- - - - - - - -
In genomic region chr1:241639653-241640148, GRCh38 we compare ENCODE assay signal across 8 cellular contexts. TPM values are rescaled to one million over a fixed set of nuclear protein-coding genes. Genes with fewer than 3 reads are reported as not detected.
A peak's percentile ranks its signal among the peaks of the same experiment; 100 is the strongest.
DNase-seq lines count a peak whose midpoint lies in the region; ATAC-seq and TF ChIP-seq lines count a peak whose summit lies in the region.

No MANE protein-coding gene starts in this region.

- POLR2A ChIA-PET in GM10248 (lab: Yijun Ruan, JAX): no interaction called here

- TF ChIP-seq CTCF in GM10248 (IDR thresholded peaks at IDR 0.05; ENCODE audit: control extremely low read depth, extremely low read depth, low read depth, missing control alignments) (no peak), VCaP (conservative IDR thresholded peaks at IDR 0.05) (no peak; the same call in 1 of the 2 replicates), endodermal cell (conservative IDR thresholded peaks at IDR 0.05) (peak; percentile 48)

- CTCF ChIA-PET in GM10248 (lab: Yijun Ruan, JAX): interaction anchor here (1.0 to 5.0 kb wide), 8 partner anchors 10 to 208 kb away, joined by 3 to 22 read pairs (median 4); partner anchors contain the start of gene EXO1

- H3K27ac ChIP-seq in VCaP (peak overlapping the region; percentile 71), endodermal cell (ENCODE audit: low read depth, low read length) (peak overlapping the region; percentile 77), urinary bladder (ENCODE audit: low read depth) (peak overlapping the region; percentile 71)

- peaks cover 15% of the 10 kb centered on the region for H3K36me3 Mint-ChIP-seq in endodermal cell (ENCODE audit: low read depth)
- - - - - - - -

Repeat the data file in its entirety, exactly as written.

In genomic region chr1:241639653-241640148, GRCh38 we compare ENCODE assay signal across 8 cellular contexts. TPM values are rescaled to one million over a fixed set of nuclear protein-coding genes. Genes with fewer than 3 reads are reported as not detected.
A peak's percentile ranks its signal among the peaks of the same experiment; 100 is the strongest.
DNase-seq lines count a peak whose midpoint lies in the region; ATAC-seq and TF ChIP-seq lines count a peak whose summit lies in the region.

No MANE protein-coding gene starts in this region.

- POLR2A ChIA-PET in GM10248 (lab: Yijun Ruan, JAX): no interaction called here

- TF ChIP-seq CTCF in GM10248 (IDR thresholded peaks at IDR 0.05; ENCODE audit: control extremely low read depth, extremely low read depth, low read depth, missing control alignments) (no peak), VCaP (conservative IDR thresholded peaks at IDR 0.05) (no peak; the same call in 1 of the 2 replicates), endodermal cell (conservative IDR thresholded peaks at IDR 0.05) (peak; percentile 48)

- CTCF ChIA-PET in GM10248 (lab: Yijun Ruan, JAX): interaction anchor here (1.0 to 5.0 kb wide), 8 partner anchors 10 to 208 kb away, joined by 3 to 22 read pairs (median 4); partner anchors contain the start of gene EXO1

- H3K27ac ChIP-seq in VCaP (peak overlapping the region; percentile 71), endodermal cell (ENCODE audit: low read depth, low read length) (peak overlapping the region; percentile 77), urinary bladder (ENCODE audit: low read depth) (peak overlapping the region; percentile 71)

- peaks cover 15% of the 10 kb centered on the region for H3K36me3 Mint-ChIP-seq in endodermal cell (ENCODE audit: low read depth)